In blow to Shire, Roche bags an FDA OK for its block­buster he­mo­phil­ia A prospect

Guy Young, USC Keck School of Med­i­cine. Im­age: USC

De­spite be­ing dogged by ques­tions about safe­ty and an un­usu­al le­gal coun­ter­at­tack from ri­val Shire, Roche to­day scored an FDA ap­proval for emi­cizum­ab (ACE910), its he­mo­phil­ia A ther­a­py which will now hit the mar­ket as Hem­li­bra.

The drug is de­signed to bring to­geth­er fac­tor IXa and fac­tor X pro­teins to re­store the blood clot­ting process for he­mo­phil­ia A pa­tients, re­duc­ing the threat of bleeds. And an­a­lysts have pegged po­ten­tial sales at up to $5 bil­lion, though Reuters‘ most re­cent con­sen­sus was a con­sid­er­ably less frothy $1.6 bil­lion.

Sig­nif­i­cant­ly, the ap­proval comes more than three months ahead of its late-Feb­ru­ary PDU­FA date, reg­is­ter­ing as the 40th new mol­e­c­u­lar en­ti­ty of the year as the in­dus­try looks ready to cruise past the cur­rent-era record 44 new ap­provals achieved at CDER in 2015.

The ap­proval was based on some im­pres­sive da­ta on a drug that Roche has stead­fast­ly main­tained is a near cer­tain block­buster-to-be. But it al­so comes with a boxed warn­ing on a threat of blood clots and dam­age to blood ves­sels, which could al­so crimp sales.

Last sum­mer the phar­ma gi­ant laid out da­ta de­tail­ing how the drug re­duced the rate of treat­ed bleeds by 87%, hit­ting the pri­ma­ry end­point, the drug al­so hand­i­ly outscored by­pass­ing agents like Shire’s. Their ther­a­py slashed “on-de­mand BPAs across all bleed mea­sure­ments, in­clud­ing ze­ro treat­ed bleeds (62.9 per­cent vs. 5.6 per­cent), ze­ro treat­ed spon­ta­neous bleeds (68.6 per­cent vs. 11.1 per­cent), ze­ro treat­ed joint bleeds (85.7 per­cent vs. 50.0 per­cent), ze­ro treat­ed tar­get joint bleeds (94.3 per­cent vs. 50.0 per­cent) and ze­ro bleeds over­all, which in­cludes all treat­ed and non-treat­ed bleeds (37.1 per­cent vs. 5.6 per­cent).”

Along the way, Roche blamed Shire’s by­pass­ing agents for throm­boem­bol­ic events that they saw in their study, ad­vis­ing doc­tors to stop us­ing FEI­BA.

Shire, to put it mild­ly, flipped.

“To im­ply a cause-and-ef­fect of FEI­BA hav­ing caused the se­vere ad­verse events is mis­lead­ing,” Shire hema­tol­ogy chief Ju­liana Dierks told Reuters. “We are look­ing for­ward to trans­paren­cy. Give us the da­ta, give us the facts.”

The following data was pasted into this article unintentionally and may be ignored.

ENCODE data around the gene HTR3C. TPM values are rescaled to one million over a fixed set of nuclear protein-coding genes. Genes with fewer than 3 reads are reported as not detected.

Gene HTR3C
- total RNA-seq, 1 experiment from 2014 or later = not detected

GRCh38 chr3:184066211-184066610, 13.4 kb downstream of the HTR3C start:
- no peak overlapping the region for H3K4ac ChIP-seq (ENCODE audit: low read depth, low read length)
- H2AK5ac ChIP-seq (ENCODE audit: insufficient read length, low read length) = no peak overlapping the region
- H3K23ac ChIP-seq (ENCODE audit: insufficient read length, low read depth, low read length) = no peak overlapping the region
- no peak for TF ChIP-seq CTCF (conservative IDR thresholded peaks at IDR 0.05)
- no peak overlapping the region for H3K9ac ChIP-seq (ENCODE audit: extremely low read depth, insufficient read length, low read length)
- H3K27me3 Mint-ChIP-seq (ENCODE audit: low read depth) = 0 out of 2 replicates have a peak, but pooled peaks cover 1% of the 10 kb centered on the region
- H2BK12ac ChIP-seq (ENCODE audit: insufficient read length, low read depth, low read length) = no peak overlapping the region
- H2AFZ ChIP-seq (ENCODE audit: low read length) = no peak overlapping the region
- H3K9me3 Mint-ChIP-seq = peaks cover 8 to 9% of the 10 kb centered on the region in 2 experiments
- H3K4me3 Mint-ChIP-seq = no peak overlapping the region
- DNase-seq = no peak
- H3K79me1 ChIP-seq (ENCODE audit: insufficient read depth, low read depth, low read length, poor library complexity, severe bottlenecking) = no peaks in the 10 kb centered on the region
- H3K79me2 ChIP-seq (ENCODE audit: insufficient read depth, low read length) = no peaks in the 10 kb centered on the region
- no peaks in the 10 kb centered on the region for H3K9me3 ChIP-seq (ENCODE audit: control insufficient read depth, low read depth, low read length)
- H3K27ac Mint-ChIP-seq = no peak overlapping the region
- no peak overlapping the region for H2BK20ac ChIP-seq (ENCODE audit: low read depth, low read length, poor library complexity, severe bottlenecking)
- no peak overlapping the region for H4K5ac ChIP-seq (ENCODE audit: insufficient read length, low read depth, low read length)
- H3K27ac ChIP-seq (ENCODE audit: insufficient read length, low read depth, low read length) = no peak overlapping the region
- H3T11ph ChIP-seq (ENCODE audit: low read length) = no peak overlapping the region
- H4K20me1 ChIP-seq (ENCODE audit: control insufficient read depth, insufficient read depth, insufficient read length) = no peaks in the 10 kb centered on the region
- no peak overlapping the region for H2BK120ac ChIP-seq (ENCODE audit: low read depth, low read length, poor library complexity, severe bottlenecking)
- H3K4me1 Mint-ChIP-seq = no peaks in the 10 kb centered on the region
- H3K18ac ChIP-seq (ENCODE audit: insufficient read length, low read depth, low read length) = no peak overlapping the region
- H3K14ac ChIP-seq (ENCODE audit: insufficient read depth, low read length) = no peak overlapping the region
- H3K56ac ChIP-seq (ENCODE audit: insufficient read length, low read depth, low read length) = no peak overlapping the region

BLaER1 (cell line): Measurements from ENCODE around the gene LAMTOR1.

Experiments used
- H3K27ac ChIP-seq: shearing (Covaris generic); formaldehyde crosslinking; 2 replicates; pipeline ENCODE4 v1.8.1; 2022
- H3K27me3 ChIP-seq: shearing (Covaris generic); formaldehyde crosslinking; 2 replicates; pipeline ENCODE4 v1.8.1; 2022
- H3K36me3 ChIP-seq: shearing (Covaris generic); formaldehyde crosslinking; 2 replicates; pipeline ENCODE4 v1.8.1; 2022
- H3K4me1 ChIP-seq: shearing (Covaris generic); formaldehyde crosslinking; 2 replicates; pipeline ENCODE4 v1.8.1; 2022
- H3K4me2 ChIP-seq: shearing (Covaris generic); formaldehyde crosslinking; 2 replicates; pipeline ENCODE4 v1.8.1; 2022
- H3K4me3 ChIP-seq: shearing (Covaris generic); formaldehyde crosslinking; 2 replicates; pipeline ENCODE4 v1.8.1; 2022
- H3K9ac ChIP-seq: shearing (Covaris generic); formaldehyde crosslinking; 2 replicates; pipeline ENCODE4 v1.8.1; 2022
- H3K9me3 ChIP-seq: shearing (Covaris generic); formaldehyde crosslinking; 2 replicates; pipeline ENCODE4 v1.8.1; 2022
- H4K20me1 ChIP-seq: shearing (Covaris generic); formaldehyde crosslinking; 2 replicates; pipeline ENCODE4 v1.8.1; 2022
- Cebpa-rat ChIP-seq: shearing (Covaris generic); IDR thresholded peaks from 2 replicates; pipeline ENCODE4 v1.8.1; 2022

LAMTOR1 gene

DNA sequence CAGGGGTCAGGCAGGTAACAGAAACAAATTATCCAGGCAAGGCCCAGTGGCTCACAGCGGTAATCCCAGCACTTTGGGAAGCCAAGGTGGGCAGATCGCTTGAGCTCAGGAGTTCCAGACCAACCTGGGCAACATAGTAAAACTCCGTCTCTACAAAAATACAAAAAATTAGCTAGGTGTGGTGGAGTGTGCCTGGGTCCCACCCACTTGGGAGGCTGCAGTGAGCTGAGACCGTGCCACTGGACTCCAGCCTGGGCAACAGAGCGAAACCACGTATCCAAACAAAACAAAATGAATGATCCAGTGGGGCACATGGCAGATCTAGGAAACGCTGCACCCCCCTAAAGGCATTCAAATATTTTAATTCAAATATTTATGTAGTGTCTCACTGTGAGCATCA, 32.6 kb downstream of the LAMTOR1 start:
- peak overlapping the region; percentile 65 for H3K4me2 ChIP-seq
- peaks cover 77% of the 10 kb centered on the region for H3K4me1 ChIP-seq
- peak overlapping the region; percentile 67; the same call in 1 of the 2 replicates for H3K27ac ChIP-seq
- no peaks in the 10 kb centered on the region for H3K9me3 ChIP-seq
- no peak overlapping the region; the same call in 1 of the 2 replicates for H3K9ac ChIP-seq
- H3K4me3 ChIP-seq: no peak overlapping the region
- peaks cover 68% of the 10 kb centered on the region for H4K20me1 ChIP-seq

Shire al­so claimed that Roche has been mis­lead­ing­ly of­fer­ing a look at “treat­ed bleeds” — a sec­ondary end­point — in­stead of the “num­ber of bleeds over time,” orig­i­nal­ly laid out as the pri­ma­ry end­point in HAVEN 1. And by blam­ing throm­boem­bol­ic in­ci­dents in the study — with one pa­tient dy­ing of a rec­tal he­m­or­rhage — on its by­pass­ing agent, Shire al­so main­tained that it had been dam­aged. Shire sought an in­junc­tion against Roche in Ger­many, but the ac­tion was re­ject­ed by the court and the com­plaint hasn’t slowed its Big Phar­ma ri­val at all.

How bad could this get for Shire? Bern­stein an­a­lysts say Hem­li­bra along with new ther­a­pies from No­vo Nordisk and Bay­er could shrink its share of the he­mo­phil­ia mar­ket from 49% to 29%

Roche has nev­er done any­thing but shrug the as­sault off. The phar­ma gi­ant is los­ing patent pro­tec­tion on three fran­chise drugs, and it needs to field ma­jor new drugs to fill the gap.

Hem­li­bra is priced to do just that. Roche, like a grow­ing num­ber of com­pa­nies, is us­ing an av­er­age whole­sale price based on av­er­age weight. At an av­er­age weight of about 127 pounds, Roche says, the cost “is ap­prox­i­mate­ly $482,000 for the first year of treat­ment and then ap­prox­i­mate­ly $448,000 per year, which is less than half of the WAC of the on­ly oth­er ap­proved pro­phy­lac­tic treat­ment for these pa­tients.”

The price fits in at the low­er rung of the list of the 10 most ex­pen­sive drugs in the world, all among the rare dis­ease crowd.

“To­day’s ap­proval pro­vides a new pre­ven­ta­tive treat­ment that has been shown to sig­nif­i­cant­ly re­duce the num­ber of bleed­ing episodes in pa­tients with he­mo­phil­ia A with Fac­tor VI­II in­hibitors,” said Richard Paz­dur, whose ti­tles in­clude act­ing di­rec­tor of the Of­fice of Hema­tol­ogy and On­col­o­gy Prod­ucts. “In ad­di­tion, pa­tients treat­ed with Hem­li­bra re­port­ed an im­prove­ment in their phys­i­cal func­tion­ing.”

“Peo­ple with he­mo­phil­ia A who de­vel­op in­hibitors face sig­nif­i­cant chal­lenges pre­vent­ing bleeds and typ­i­cal­ly re­quire in­fu­sions of med­i­cine mul­ti­ple times a week, which can be es­pe­cial­ly dif­fi­cult for young chil­dren and their fam­i­lies,” said Guy Young, di­rec­tor of he­mo­sta­sis and throm­bo­sis pro­gram, Chil­dren’s Hos­pi­tal Los An­ge­les, and pro­fes­sor of pe­di­atrics, Uni­ver­si­ty of South­ern Cal­i­for­nia Keck School of Med­i­cine. “This new med­i­cine has been shown to re­duce the fre­quen­cy of bleeds com­pared to the cur­rent­ly avail­able med­i­cines and on­ly needs to be in­ject­ed once a week. This could make a mean­ing­ful dif­fer­ence for these chil­dren.”

Im­age: Roche, John Mc­Carter

Biotech Half­time Re­port: Af­ter a bumpy year, is biotech ready to re­bound?

The biotech sector has come down firmly from the highs of February as negative sentiment takes hold. The sector had a major boost of optimism from the success of the COVID-19 vaccines, making investors keenly aware of the potential of biopharma R&D engines. But from early this year, clinical trial, regulatory and access setbacks have reminded investors of the sector’s inherent risks.

RBC Capital Markets recently surveyed investors to take the temperature of the market, a mix of specialists/generalists and long-only/ long-short investment strategies. Heading into the second half of the year, investors mostly see the sector as undervalued (49%), a large change from the first half of the year when only 20% rated it as undervalued. Around 41% of investors now believe that biotech will underperform the S&P500 in the second half of 2021. Despite that view, 54% plan to maintain their position in the market and 41% still plan to increase their holdings.